These natural and apparently adequate means all failing, what will convince them? This, and this only: cease to call slavery wrong, and join them in calling it right. And this must be done thoroughly—done in acts as well as in words. Silence will not be tolerated—we must place ourselves avowedly with them. Douglas's new sedition law must be enacted and enforced, suppressing all declarations that slavery is wrong, whether made in politics, in presses, in pulpits, or in private. We must arrest and return their fugitive slaves with greedy pleasure. We must pull down our free State constitutions. The whole atmosphere must be disinfected of all taint of opposition to slavery, before they will cease to believe that all their troubles proceed from us. So long as we call slavery wrong, whenever a slave runs away they will overlook the obvious fact that he ran away because he was oppressed, and declare he was stolen off. Whenever a master cuts his slaves with a lash, and they cry out under it, he will overlook the obvious fact that the negroes cry out because they are hurt, and insist that they were put up to it by some rascally abolitionist.

I am quite aware that they do not state their case precisely in this way. Most of them would probably say to us, "Let us alone, do nothing to us, and say what you please about slavery." But we do let them alone—have never disturbed them—so that, after all, it is what we say which dissatisfies them. They will continue to accuse us of doing, until we cease saying.

I am also aware that they have not as yet in terms demanded the overthrow of our free-State constitutions. Yet those constitutions declare the wrong of slavery with more solemn emphasis than do all other sayings against it; and when all these other sayings shall have been silenced, the overthrow of these constitutions will be demanded. It is nothing to the contrary that they do not demand the whole of this just now. Demanding what they do, and for the reason they do, they can voluntarily stop nowhere short of this consummation. Holding as they do that slavery is morally right, and socially elevating, they cannot cease to demand a full national recognition of it, as a legal right, and a social blessing.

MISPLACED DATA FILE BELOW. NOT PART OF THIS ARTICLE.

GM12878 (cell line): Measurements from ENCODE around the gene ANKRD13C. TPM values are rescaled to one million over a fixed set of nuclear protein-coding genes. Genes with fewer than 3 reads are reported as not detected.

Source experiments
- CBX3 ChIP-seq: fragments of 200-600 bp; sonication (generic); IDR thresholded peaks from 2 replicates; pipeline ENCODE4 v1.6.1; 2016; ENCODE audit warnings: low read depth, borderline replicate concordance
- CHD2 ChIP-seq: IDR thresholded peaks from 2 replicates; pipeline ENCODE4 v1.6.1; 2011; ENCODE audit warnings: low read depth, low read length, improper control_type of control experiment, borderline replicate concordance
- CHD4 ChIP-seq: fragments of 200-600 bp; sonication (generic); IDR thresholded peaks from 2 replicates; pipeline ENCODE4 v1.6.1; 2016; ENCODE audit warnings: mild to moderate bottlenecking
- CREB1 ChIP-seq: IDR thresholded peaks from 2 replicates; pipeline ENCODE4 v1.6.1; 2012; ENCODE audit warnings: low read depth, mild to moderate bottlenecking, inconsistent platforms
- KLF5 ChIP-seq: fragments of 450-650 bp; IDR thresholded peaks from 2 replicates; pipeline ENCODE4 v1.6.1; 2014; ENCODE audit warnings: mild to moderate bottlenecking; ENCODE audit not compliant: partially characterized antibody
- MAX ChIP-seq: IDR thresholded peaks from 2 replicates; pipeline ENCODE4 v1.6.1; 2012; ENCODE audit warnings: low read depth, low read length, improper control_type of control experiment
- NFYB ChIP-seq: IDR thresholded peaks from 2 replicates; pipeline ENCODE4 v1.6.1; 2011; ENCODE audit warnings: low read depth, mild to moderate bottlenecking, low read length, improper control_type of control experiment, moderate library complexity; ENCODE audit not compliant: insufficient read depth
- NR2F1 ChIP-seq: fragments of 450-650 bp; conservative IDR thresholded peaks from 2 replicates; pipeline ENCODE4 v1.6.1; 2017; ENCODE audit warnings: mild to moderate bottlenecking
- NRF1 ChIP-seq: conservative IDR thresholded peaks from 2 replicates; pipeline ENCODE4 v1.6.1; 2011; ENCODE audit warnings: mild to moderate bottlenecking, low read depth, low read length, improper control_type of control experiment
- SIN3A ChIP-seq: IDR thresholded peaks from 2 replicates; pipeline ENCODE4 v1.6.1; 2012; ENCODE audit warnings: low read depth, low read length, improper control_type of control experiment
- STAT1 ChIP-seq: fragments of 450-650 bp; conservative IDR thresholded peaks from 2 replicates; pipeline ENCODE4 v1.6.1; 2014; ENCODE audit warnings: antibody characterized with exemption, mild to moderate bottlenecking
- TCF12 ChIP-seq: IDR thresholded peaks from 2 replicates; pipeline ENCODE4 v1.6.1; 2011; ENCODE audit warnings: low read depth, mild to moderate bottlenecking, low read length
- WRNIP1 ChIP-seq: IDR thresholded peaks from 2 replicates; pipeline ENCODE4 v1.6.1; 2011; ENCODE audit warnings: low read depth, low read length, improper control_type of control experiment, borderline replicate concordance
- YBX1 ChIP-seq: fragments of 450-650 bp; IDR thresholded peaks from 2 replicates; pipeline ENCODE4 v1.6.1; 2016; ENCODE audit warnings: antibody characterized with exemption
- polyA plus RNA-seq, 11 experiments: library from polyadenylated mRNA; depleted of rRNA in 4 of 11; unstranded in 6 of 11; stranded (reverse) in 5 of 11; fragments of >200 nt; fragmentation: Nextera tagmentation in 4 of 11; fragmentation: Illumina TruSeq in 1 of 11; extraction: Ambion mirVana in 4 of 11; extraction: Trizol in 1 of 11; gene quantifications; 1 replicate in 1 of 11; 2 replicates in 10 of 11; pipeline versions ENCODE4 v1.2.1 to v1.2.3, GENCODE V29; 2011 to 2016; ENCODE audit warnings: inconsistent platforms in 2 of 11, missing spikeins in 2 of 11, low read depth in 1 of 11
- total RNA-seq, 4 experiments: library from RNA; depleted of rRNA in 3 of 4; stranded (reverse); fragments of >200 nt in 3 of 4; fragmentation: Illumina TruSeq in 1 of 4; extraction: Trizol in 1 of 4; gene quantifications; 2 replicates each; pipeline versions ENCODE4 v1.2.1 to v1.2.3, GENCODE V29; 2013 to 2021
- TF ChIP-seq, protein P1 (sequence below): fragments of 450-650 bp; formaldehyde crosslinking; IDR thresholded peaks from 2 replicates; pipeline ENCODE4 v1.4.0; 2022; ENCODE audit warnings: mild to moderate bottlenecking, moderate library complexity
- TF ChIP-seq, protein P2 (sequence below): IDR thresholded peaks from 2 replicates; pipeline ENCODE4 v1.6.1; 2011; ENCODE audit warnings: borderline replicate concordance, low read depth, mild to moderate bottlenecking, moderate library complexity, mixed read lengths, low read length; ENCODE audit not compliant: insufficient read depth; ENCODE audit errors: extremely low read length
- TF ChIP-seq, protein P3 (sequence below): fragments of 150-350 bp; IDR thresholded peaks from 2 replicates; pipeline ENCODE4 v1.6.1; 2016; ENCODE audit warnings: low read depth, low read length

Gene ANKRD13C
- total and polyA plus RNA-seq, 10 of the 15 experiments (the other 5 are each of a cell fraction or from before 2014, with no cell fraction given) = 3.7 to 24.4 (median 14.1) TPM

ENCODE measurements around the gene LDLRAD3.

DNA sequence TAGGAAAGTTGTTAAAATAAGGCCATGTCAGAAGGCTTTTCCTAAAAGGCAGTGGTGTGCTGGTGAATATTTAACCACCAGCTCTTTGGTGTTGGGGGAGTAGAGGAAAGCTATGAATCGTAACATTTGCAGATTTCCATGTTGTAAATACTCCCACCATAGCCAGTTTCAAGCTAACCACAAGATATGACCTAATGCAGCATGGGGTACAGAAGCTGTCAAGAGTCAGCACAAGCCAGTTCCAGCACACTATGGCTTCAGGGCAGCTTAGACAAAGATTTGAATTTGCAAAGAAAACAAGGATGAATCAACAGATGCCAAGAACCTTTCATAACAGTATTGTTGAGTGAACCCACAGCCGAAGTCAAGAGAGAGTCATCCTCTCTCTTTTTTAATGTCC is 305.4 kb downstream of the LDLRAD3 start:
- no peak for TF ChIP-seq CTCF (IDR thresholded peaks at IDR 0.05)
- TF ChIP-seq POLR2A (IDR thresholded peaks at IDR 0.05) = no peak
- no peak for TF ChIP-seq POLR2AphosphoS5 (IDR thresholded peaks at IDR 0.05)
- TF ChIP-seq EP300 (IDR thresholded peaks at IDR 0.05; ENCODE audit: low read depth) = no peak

Nor can we justifiably withhold this on any ground save our conviction that slavery is wrong. If slavery is right, all words, acts, laws, and constitutions against it are themselves wrong and should be silenced and swept away. If it is right, we cannot justly object to its nationality—its universality: if it is wrong, they cannot justly insist upon its extension—its enlargement. All they ask, we could readily grant, if we thought slavery right; all we ask, they could as readily grant, if they thought it wrong. Their thinking it right and our thinking it wrong is the precise fact on which depends the whole controversy. Thinking it right as they do, they are not to blame for desiring its full recognition, as being right; but, thinking it wrong, as we do, can we yield to them? Can we cast our votes with their view, and against our own? In view of our moral, social, and political responsibilities, can we do this?

Wrong as we think slavery is, we can yet afford to let it alone where it is because that much is due to the necessity arising from its actual presence in the nation; but can we, while our votes will prevent it, allow it to spread into the national Territories, and to overrun us here in these free States?

If our sense of duty forbids this, then let us stand by our duty, fearlessly and effectively. Let us be diverted by none of those sophistical contrivances wherewith we are so industriously plied and belabored—contrivances such as groping for some middle ground between the right and the wrong, vain as the search for a man who would be neither a living man nor a dead man—such as a policy of "don't care" on a question about which all free men do care—such as Union appeals beseeching true Union men to yield to Disunionists, reversing the divine rule, and caning, not the sinners, but the righteous to repentance—such as invocations of Washington, imploring men to unsay what Washington did.

Neither let us be slandered from our duty by false accusations against us, nor frightened from it by menaces of destruction to the Government, nor of dungeons to ourselves. Let us have faith that right makes might; and in that faith, let us, to the end, dare to do our duty as we understand it.